Thursday, May 21, 2015

THE HIDDEN ARTIST: Jacqueline Myers-Cho

CONNECTION TO NOHO:  A Jacqueline's Coloring Book party was given by a friend who lives in NOHO

MEDIUMS: acrylic, oils, and mixed media


Rumi said, "There is a voice that doesn't use words. Listen." And this is what Jacqueline Myers-Cho said to me: "I go to my studio everyday, and I ask it and my art how I can contribute to you today. I listen and I work on that until I feel I need to work on something else." True to own her words, Jacqueline's studio walls and surfaces were lined with ongoing projects––portraits of animals to celebrities all with pensive eyes or gritting-teeth smiles, printed fabrics ready for assembly into aprons, bags, or dolls, and numerous sculptures.

Many thoughts came into my head while I interviewed Jacqueline––trusted intuition, natural process, circular flow, passion, marketing guru. She sat across from me at her work table with a set of handmade mermaid dolls in front of her. She held up one with more curl in its tail than the others and turned it over in her hands a few times, contemplating it. After a moment, she told me she would give an explosion of delightful color right at the tip of it––a decision she made based on a creative instinct she uses to do all her work. If, for instance, she's used a zipper in one of her mixed media pieces, she will ultimately incorporate the effect of those metal teeth somewhere in one of her paintings. She often repeats images she's used, reducing or enlarging them, allowing the observer to see her art within her art. One project lends itself to another as if one medium indiscernibly speaks to the other and she is the instrument in which it manifests. Jacqueline, quite simply, is a living example of the old phrase, "goes with the flow."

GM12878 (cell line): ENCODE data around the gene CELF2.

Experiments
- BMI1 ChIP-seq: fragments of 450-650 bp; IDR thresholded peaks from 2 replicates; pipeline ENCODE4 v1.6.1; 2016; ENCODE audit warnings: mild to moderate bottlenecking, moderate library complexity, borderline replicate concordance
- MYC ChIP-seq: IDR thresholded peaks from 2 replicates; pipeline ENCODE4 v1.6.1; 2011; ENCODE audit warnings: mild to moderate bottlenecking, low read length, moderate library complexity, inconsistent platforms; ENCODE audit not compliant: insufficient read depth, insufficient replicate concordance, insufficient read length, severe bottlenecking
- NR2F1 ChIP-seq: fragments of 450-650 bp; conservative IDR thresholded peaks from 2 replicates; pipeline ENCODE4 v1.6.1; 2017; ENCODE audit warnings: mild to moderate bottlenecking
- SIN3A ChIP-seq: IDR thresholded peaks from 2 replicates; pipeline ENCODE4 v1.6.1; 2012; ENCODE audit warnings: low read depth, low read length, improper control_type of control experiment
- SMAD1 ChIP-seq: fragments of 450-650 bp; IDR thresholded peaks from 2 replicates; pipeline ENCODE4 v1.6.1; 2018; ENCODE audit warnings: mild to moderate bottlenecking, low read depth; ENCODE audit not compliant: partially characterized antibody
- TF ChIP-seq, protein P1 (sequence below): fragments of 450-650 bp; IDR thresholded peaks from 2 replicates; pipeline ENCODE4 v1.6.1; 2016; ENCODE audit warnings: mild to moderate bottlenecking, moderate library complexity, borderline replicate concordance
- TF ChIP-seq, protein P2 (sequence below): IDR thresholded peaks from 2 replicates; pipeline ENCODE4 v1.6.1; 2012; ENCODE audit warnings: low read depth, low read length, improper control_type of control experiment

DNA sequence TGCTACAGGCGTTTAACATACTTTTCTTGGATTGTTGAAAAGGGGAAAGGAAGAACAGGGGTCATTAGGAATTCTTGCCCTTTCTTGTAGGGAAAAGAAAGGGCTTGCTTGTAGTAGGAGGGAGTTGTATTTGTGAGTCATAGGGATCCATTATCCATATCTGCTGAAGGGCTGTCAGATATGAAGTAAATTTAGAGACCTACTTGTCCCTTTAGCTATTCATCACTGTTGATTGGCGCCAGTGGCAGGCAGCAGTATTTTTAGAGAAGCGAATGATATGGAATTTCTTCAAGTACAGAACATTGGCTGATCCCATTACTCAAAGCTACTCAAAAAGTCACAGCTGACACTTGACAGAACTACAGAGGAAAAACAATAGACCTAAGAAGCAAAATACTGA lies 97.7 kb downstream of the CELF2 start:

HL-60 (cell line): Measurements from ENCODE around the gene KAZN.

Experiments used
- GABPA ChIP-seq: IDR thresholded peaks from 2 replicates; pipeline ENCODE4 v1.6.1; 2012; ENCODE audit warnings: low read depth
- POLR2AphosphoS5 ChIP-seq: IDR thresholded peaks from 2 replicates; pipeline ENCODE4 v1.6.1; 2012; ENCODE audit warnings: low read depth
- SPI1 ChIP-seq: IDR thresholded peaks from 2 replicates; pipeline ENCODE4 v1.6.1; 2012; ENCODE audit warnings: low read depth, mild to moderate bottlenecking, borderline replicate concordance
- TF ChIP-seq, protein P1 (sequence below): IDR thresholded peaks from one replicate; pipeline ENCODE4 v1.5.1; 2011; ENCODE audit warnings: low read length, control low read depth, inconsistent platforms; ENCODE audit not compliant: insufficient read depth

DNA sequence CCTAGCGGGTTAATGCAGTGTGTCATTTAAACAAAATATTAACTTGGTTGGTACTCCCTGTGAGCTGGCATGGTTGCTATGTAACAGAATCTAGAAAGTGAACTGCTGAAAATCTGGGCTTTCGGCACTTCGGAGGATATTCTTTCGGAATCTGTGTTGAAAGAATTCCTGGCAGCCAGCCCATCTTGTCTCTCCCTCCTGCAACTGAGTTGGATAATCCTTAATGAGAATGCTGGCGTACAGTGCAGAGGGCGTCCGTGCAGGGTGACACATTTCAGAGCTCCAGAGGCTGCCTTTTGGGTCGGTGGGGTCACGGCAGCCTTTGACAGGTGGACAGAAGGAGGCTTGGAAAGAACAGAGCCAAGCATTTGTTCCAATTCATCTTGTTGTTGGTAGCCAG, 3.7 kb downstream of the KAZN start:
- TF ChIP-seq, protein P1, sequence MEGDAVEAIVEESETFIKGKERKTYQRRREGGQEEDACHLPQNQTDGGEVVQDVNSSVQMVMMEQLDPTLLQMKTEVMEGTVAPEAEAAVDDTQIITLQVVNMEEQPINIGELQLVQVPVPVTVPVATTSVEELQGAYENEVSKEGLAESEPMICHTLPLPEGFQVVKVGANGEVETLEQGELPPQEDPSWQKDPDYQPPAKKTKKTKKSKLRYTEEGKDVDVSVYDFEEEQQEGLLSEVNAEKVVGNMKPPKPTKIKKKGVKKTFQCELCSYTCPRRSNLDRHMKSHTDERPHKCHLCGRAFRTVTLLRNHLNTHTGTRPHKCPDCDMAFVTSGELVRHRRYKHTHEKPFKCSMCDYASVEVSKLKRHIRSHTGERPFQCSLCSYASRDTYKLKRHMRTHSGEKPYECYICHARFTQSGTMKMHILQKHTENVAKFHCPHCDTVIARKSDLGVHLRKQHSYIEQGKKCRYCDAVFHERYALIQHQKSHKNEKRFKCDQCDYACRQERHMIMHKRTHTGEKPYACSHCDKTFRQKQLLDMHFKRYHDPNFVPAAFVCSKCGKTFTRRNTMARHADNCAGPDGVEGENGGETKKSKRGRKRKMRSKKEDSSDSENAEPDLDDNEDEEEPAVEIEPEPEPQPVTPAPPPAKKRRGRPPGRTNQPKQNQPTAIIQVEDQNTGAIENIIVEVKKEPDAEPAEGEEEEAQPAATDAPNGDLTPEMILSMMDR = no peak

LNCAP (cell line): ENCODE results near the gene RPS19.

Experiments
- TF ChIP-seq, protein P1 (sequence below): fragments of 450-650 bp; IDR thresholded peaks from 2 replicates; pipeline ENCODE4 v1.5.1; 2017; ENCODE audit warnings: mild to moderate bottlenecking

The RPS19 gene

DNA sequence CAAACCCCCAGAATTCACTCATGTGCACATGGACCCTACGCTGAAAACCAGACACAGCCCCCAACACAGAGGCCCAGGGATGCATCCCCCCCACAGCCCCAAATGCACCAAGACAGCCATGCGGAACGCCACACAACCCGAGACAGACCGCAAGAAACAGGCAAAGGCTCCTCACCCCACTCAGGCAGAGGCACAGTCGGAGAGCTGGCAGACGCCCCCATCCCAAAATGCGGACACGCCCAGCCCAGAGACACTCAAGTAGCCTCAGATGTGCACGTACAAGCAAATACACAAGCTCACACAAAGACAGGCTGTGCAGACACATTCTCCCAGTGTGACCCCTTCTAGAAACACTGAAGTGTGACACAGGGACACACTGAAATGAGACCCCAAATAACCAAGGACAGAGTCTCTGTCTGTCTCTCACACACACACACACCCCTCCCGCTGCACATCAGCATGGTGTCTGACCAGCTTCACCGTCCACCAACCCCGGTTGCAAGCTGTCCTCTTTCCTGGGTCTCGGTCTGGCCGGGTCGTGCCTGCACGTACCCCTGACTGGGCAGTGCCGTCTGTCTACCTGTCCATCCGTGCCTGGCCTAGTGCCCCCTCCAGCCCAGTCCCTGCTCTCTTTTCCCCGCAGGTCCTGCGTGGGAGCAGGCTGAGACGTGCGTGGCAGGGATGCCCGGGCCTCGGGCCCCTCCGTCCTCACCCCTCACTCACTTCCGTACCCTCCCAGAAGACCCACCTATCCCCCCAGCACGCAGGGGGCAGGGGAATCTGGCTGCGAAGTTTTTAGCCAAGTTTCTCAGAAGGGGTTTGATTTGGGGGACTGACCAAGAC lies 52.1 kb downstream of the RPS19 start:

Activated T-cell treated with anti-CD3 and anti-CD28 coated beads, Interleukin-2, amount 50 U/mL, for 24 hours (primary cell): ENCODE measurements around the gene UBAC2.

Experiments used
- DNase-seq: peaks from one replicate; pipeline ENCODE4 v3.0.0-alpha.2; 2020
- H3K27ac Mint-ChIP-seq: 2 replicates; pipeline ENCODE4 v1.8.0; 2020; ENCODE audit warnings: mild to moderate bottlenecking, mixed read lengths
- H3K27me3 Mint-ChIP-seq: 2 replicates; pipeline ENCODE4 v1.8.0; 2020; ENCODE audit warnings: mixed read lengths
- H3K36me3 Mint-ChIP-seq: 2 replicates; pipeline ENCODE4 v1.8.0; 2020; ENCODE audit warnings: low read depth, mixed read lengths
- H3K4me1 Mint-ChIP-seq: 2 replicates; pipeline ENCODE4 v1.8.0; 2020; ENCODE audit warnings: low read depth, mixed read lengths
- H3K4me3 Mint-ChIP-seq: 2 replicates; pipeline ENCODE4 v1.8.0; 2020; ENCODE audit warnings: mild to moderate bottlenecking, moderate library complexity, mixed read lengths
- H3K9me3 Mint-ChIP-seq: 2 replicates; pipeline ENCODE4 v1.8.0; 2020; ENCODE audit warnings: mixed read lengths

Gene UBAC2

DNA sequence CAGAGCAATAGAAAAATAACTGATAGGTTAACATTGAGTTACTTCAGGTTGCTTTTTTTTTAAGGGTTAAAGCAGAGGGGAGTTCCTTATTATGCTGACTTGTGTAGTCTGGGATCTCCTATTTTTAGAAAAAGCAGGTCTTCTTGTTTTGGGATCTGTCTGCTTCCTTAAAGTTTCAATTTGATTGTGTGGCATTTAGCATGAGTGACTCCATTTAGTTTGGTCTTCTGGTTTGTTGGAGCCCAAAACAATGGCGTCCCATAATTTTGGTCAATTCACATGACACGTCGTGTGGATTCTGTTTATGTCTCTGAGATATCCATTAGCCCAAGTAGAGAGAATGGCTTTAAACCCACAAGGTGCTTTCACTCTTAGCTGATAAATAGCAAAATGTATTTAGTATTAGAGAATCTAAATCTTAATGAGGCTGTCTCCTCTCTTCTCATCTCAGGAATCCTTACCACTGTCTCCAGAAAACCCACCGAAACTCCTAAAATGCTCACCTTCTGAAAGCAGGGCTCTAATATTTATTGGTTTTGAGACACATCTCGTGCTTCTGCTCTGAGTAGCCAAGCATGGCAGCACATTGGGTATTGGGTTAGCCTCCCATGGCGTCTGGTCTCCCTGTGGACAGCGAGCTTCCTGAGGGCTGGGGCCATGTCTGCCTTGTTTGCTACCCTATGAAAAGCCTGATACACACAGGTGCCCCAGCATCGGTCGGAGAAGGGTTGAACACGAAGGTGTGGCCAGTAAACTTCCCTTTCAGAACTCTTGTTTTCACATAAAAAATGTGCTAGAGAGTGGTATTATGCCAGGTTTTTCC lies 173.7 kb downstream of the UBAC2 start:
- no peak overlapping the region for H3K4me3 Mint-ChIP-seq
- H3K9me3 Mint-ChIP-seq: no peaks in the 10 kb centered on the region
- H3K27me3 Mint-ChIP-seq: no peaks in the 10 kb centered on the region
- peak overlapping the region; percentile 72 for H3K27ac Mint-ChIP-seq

Jacqueline Myers-Cho does indeed flow where her heart tells her to go. Beginning as a costume designer in theatre, she listened to her calling and entered the art world instead. She's lived in Minnesota, in the south, and Hawaii where she made a successful career as a painter of the Islands' beautiful flowers. But after she married and had her little girl in California, she developed her notable characters called "big heads" and has been at it ever since. Yes, they are slightly reminiscent of Margaret Keane's doe-eyed beauties of the 60s, but unlike them, Jacqueline's girls are playful and romantic...almost magical. No wonder her clients often commission her to have portraits done of themselves or their animals.


What struck me most about Jacqueline was her innate intuition to market her work. Rather than implementing a typical by-the-book business strategy, she uses pure and simple people skills to engage her Facebook audience. And because she wears different hats all day by working on several pieces at a time, everyone just naturally wants to know more about what's cooking in the kitchen. And on an even broader scale, she's published Jacqueline's Color Book Vol. One (big headed girls) and Vol. Two (Monsters). But Jacqueline's ability to seduce her viewers doesn't stop with social media or publishing. She is ever present at many open air art performances, painting for her audience at venues like Ladie's Night Out in Burbank.

On many levels, I was impressed with Jacqueline. Why, on my own Facebook page it reads, "We are all Ambassadors of the Universe here to express something larger than ourselves." Not only do I believe this, I think I actually found a living archetype of it in Jacqueline Myers-Cho.